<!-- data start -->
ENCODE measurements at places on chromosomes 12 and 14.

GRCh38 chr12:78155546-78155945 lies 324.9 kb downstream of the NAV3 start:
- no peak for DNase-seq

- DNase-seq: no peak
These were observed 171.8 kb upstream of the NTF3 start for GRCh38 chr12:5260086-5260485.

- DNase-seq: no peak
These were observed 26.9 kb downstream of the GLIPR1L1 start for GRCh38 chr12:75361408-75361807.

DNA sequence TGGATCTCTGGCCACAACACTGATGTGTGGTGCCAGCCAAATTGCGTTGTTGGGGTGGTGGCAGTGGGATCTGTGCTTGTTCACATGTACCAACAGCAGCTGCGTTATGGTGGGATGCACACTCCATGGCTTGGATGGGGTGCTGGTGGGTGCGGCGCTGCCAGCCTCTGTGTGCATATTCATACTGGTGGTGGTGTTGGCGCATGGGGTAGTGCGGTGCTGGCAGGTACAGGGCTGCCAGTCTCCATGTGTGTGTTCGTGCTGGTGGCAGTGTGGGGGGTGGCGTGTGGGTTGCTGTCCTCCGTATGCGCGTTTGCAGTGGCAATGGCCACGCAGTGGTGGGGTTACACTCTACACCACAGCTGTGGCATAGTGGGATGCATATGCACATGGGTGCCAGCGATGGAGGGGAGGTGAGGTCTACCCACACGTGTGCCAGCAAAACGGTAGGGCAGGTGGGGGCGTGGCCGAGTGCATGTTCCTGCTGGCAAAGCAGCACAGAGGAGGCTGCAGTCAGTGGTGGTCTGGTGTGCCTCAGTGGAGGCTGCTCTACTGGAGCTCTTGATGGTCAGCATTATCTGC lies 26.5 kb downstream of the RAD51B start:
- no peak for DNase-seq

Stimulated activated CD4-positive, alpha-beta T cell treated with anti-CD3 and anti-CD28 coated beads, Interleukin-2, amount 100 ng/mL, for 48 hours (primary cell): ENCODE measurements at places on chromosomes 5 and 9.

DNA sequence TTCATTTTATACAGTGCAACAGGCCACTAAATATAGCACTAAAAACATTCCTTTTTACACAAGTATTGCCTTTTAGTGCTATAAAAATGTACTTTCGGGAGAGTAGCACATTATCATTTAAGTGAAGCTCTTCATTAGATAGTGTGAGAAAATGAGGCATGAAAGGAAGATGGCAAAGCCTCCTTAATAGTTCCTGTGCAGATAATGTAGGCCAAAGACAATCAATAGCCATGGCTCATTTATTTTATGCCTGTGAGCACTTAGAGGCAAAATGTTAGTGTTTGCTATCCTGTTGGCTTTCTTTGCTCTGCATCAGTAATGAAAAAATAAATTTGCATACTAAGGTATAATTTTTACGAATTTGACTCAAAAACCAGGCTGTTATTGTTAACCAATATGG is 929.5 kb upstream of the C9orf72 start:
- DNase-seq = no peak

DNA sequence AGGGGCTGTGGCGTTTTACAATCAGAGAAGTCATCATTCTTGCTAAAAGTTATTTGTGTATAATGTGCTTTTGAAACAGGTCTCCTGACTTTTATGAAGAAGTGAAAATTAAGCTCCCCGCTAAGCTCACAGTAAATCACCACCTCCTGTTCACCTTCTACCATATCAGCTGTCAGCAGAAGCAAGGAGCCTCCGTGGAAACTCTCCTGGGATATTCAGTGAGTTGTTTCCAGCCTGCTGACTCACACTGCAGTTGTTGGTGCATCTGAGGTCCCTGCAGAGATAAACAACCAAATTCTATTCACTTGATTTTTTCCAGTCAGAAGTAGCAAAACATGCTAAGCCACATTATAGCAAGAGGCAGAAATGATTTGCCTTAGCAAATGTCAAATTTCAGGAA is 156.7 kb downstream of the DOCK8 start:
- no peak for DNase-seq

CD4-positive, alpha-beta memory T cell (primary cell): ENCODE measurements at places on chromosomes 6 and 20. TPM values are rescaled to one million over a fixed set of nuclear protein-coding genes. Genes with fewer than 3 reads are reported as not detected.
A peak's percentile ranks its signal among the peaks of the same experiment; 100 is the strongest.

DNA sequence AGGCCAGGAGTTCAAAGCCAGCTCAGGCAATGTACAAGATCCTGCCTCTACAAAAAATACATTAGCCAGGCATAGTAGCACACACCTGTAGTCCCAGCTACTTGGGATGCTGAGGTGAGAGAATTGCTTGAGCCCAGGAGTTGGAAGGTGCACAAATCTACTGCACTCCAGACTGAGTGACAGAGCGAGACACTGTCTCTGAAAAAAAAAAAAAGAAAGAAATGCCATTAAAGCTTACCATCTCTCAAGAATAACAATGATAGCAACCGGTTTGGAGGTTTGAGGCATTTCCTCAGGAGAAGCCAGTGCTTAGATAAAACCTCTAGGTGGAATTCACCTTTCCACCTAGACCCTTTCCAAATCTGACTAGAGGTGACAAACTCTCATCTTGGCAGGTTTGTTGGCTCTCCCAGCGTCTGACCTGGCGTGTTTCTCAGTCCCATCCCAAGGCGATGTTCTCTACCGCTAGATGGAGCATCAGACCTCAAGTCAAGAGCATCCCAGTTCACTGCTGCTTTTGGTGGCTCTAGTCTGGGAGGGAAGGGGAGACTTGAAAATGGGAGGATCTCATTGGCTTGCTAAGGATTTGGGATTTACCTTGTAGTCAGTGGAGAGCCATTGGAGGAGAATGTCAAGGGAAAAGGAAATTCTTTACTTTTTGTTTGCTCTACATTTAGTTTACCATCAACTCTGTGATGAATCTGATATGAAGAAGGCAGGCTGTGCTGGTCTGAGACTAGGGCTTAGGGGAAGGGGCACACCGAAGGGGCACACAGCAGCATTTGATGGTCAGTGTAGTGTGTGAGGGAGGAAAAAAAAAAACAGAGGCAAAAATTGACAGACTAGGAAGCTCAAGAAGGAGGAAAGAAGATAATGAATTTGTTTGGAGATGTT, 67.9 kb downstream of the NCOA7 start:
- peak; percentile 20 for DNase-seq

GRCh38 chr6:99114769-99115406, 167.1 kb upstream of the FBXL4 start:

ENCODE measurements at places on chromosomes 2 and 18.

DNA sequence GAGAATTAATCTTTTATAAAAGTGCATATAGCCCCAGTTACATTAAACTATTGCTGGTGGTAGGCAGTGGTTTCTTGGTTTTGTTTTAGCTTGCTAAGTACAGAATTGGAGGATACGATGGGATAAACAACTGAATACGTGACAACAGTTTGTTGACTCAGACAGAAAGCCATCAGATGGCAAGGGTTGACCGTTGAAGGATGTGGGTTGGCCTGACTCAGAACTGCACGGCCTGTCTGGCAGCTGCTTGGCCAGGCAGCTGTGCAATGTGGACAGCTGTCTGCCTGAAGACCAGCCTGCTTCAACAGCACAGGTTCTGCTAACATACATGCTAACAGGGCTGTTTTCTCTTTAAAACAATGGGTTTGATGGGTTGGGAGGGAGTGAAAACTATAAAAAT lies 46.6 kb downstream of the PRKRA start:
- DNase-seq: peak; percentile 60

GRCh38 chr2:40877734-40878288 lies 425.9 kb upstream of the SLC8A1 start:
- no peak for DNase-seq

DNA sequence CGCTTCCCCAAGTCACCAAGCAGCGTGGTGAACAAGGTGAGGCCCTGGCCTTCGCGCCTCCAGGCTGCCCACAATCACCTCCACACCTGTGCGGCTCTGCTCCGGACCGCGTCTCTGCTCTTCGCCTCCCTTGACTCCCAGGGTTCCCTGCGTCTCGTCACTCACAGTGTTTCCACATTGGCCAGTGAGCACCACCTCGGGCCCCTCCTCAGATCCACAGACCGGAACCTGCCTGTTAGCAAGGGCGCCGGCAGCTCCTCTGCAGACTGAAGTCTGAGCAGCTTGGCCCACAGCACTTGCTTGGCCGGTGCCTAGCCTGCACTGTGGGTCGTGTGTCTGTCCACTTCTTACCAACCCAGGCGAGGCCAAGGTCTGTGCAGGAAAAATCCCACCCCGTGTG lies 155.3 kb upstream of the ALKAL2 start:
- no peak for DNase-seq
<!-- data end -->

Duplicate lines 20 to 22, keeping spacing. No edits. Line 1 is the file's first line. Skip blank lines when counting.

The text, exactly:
ENCODE measurements at places on chromosomes 2 and 18.

DNA sequence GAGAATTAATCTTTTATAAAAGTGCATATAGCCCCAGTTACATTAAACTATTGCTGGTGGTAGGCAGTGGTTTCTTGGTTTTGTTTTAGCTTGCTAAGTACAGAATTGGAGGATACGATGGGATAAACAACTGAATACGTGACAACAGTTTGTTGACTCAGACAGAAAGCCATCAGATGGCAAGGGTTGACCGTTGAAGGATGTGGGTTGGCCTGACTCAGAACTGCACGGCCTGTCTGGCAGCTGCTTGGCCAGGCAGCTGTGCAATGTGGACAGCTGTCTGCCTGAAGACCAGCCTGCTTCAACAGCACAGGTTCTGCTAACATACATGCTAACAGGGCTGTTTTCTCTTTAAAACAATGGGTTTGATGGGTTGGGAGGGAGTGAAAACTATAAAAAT lies 46.6 kb downstream of the PRKRA start:
- DNase-seq: peak; percentile 60